The literature on cross-border marriages between women from the global south and men from the global north largely assumes patrilocality as a direct result of hypergamous marriage migration. There has been little research into the experiences of brides who relocate to their husband’s country to fulfil the roles of wife and mother but are not given citizenship rights or brides who do not relocate even after obtaining residency or citizenship in their husband’s country. Inconsistencies between the legal and residential status of foreign wives suggest that researchers should decouple legal and spatial migration. Using ethnographic data from Mainland China–Hong Kong cross-border couples, this article examines the causes and consequences of two forms of decoupling: (1) wife migrates spatially before her legal status changes and (2) wife’s change in legal status is not accompanied by spatial migration. We argue that these two forms of decoupling have their origins in state policies, economic constraints and personal choices, and that their impact on the intimate and household dynamics of cross-border families is gendered. Unravelling these complex dynamics sheds light on the intricate relationships between gender, marriage, migration and the state, and highlights the increasingly heterogeneous circumstances of cross-border couples.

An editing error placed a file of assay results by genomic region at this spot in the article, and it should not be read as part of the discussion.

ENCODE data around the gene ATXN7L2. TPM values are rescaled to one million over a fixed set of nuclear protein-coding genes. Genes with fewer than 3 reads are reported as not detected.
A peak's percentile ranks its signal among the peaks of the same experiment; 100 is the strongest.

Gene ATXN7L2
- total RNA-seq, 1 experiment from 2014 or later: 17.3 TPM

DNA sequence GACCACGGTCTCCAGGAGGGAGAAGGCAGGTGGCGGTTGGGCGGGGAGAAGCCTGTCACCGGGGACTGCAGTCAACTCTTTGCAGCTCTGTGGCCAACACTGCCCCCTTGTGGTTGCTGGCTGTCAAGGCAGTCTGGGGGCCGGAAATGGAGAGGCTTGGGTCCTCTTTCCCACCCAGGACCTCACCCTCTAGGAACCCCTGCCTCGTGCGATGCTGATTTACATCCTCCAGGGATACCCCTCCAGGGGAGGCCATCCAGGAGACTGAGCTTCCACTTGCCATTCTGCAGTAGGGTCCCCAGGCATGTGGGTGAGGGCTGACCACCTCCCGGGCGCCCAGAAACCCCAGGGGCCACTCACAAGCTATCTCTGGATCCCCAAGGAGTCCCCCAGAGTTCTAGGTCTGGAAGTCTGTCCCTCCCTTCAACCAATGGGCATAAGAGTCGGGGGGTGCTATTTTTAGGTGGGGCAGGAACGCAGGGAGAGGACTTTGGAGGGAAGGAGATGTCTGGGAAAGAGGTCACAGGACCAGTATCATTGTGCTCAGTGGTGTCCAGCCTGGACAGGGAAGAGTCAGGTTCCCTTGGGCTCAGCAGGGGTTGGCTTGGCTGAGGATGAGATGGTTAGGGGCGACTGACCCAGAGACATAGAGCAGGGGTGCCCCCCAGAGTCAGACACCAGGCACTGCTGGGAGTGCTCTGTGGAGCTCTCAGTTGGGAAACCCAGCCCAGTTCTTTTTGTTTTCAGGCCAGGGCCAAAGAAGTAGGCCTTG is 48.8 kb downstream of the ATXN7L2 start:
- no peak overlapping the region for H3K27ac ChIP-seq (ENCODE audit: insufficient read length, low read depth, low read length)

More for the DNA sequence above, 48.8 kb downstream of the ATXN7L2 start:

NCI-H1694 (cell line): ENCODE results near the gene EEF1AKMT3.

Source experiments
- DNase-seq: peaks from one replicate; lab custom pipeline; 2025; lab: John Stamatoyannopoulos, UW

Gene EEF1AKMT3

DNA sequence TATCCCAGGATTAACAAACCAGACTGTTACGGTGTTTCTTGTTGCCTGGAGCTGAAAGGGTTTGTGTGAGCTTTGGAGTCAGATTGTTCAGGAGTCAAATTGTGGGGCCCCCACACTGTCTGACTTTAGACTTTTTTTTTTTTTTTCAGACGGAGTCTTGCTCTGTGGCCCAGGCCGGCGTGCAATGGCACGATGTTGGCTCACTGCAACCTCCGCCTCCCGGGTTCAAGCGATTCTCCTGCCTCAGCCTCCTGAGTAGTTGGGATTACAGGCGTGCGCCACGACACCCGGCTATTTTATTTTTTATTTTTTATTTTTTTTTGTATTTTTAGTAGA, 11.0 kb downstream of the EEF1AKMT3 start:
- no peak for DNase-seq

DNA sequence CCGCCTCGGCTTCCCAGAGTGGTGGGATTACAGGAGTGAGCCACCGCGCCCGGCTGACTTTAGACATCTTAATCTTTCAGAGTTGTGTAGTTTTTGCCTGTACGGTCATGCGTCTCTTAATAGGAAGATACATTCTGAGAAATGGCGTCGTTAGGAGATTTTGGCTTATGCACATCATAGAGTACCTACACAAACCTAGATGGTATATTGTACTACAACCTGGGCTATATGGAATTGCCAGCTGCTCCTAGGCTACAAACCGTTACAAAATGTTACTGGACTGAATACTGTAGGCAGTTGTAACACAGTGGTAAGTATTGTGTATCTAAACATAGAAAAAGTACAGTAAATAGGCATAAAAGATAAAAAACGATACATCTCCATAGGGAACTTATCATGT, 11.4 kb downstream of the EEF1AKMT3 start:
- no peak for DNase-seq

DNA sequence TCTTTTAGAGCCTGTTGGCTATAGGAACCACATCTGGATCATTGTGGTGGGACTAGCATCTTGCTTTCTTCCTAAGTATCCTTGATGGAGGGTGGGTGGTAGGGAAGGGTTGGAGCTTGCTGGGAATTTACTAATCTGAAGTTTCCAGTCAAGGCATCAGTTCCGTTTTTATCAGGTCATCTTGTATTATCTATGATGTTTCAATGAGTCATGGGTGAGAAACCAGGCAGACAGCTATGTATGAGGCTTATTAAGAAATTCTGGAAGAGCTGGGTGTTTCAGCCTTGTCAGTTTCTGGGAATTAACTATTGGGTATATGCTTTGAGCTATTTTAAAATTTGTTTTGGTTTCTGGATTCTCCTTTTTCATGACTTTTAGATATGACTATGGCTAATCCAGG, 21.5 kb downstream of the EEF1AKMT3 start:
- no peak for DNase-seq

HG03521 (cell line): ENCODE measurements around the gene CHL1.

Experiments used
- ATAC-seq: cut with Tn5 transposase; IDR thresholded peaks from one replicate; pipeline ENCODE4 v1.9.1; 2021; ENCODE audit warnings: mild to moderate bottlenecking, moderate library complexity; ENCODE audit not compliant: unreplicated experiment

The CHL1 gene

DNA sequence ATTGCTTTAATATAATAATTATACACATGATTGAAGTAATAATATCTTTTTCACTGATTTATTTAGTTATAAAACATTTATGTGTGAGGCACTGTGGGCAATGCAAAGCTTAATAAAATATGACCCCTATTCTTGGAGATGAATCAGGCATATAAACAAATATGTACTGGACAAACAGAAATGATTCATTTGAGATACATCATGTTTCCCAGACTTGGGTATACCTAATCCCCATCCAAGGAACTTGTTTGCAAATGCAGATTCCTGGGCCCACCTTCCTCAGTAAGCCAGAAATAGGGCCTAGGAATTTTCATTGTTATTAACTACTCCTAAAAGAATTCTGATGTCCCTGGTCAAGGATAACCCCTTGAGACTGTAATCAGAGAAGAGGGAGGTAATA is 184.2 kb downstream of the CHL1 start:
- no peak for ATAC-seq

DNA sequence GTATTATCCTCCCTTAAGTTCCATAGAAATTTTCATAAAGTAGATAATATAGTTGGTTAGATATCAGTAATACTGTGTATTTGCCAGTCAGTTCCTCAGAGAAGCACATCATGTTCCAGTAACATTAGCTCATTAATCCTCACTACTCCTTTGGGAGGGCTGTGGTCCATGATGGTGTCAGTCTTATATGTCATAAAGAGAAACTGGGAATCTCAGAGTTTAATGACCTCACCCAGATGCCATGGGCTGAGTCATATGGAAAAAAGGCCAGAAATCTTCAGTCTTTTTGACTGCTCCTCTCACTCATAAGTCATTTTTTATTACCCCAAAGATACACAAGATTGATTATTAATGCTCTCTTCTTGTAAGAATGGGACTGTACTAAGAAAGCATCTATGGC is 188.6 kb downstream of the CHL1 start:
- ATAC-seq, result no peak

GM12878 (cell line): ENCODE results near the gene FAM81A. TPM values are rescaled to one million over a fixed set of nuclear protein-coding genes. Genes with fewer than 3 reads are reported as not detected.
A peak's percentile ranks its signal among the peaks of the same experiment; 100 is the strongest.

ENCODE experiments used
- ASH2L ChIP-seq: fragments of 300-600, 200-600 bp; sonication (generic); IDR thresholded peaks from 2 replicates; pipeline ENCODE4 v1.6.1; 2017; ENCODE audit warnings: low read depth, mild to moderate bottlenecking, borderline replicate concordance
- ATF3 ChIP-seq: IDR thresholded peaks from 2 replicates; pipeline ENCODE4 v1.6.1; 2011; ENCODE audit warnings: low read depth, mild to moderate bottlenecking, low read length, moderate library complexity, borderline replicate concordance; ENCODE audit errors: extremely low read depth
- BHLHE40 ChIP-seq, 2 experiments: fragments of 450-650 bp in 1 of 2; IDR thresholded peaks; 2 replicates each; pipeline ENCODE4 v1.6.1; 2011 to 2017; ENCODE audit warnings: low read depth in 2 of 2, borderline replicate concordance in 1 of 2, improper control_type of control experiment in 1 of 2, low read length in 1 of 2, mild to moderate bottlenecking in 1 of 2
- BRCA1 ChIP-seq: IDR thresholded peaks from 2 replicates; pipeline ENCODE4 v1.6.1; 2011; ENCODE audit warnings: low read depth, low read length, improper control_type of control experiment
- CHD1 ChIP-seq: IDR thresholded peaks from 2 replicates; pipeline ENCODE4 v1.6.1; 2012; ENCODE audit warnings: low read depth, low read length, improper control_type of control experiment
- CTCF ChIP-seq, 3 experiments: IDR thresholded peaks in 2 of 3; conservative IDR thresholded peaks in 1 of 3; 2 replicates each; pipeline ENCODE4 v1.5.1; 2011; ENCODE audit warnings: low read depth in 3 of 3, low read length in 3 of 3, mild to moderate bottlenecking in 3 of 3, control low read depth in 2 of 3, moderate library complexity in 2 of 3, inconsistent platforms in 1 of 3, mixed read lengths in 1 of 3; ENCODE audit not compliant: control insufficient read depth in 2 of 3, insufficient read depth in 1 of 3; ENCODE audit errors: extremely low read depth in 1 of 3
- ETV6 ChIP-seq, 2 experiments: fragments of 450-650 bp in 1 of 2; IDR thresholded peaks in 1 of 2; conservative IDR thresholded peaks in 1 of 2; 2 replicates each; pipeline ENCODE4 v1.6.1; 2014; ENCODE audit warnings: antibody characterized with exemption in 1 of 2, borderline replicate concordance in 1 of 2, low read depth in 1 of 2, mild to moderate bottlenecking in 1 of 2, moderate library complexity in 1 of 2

- cross-border marriages
- Decoupling of legal migration and spatial migration
- gender, power and space
- state governmentality